Sleeping with your back helps the spine stay in a more “natural” position. This prevents some of the neck, shoulder and back pain experienced with other postures. By elevating the head with a pillow, it can also be helpful in reducing problems associated with acid reflux.
However, he suggest that if you prefer to sleep on your back but notice that it leads to lower back pain, you should try moving to another position. One simple technique: use a low pillow or "cervical cushion" to support the neck; then use a medium-sized pillow for propping up the knees. This will help reduce discomfort and strain on the lower back.
Tips for back sleepers:
> You may do best with thinner pillows and those that have extra padding in the bottom to support the neck.
> Memory foam is a good material that moulds specifically to your own neck.
> A water pillow is another option that gives firm, all-over support.
⦿ If you sleep on your back, your pillow should fill the space between your neck and the mattress.
⦿ If you sleep on your side, try using a thicker pillow to keep your head in line with the rest of your body in this position.
⦿ Whatever you do, don’t place your pillow under your shoulders.
SLEEPING ON YOUR SIDE
This is the most common sleeping position. If you sleep on your side all the time, that alone won’t make you feel better. Whether you use one pillow or opt for two, resist the urge to always sleep on the same side.
Doing so many cause issues like muscle imbalance and even scoliosis, said Dr Fayad.
Tips for side sleepers:
> When sleeping on your side, use the pillow between your knees, as it helps to align your body while sleeping.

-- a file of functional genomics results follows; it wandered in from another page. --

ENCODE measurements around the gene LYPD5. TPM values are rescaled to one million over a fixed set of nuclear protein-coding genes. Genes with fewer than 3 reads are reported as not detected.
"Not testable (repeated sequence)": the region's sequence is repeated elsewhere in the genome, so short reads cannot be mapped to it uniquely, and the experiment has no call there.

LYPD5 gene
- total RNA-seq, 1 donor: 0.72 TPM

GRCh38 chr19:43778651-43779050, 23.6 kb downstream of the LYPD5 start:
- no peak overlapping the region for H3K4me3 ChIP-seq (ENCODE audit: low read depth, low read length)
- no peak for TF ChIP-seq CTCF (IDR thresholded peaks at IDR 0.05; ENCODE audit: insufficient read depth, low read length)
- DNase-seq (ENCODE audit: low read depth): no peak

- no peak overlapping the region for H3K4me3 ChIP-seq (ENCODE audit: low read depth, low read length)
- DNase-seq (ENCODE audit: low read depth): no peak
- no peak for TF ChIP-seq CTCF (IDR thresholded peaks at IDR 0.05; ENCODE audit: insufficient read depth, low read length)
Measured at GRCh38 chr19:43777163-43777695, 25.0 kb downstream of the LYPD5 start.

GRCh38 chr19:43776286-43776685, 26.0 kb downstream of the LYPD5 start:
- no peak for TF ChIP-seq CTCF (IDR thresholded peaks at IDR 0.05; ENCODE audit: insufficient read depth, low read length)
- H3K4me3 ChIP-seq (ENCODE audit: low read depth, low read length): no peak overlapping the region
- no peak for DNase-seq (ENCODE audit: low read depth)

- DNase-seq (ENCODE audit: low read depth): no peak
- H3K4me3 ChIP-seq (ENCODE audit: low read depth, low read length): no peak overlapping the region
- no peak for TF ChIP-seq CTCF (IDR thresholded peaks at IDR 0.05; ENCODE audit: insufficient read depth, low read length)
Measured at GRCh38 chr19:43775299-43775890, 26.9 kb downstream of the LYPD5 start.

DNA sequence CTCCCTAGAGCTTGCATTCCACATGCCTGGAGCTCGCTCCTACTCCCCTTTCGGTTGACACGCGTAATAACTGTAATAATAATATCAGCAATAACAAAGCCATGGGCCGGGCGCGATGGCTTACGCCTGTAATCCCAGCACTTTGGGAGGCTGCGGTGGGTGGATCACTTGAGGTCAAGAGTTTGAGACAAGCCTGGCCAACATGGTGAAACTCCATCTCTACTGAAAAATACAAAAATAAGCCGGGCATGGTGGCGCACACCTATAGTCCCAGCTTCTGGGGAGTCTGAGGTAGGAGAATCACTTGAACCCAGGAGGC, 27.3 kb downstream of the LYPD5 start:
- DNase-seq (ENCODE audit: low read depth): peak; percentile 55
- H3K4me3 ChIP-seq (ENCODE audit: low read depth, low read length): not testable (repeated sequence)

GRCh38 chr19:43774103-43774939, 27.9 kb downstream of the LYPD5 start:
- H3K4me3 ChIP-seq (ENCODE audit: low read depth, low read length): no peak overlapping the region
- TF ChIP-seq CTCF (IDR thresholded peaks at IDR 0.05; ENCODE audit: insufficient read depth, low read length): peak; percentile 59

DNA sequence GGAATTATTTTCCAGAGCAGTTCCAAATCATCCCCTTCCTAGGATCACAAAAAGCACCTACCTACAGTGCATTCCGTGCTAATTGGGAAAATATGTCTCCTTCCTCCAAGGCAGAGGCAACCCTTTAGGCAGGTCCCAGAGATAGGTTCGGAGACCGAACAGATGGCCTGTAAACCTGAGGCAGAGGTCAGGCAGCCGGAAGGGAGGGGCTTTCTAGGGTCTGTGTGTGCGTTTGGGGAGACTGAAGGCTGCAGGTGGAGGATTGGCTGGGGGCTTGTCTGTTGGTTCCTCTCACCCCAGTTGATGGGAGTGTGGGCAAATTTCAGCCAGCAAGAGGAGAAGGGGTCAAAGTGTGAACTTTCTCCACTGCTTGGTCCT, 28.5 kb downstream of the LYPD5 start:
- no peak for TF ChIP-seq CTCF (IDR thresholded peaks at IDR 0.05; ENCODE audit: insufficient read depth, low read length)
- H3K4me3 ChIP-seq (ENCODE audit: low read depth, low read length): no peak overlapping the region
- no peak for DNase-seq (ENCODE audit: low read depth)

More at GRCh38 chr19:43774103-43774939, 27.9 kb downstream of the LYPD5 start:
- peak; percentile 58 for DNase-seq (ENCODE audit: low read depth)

> The pillow will keep your hips, pelvis, and spine in better alignment.
> You may want to look for a firm pillow.
> Try to find one that has an extra-wide gusset that will help with the space between your ear and shoulder.
> Don’t forget to place a firm pillow (or rolled towel) between your knees.
SLEEPING ON YOUR BELLY
When you sleep on your belly, the weight of your torso (the main trunk of your body, without the head and limbs) makes it sink deeper into the mattress. This could stretch your spine out of “neutral” alignment and back arches down.
This mis-alignment during your rest/sleep period triggers stress and strain on your spine, leading to aches and pains you will notice only upon waking.
Tips for belly sleepers:
> Aim to use the thinnest pillow possible — or no pillow at all.
> In fact, you may try sleeping on your side while holding a body pillow.
> The body pillow will give you the feeling of something against your stomach while helping to align the rest of your body.
Whatever sleeping position works for you, knowing the basics, as outlined by experts, help in sleep continuity (in contrast to disrupted sleep cycles), which is important to thinking, memory, decision-making and overall health.
> People who have interrupted sleep end up not getting enough overall sleep. Among people with insomnia, interrupted sleep is a frequent complaint.
Known effects of insufficient sleep:
> Daytime sleepiness, which detracts from school | work performance.
> Heightened risk of accidents while driving or operating machinery.
> Downgraded “memory consolidation”.
> Disrupted sleep cycles, or constant sleep restrictions do affect brain function, physical health, and emotional well-being.
> Insufficient sleep is also known to be independently associated with a higher risk of obesity, diabetes, cardiovascular disease, and even early mortality.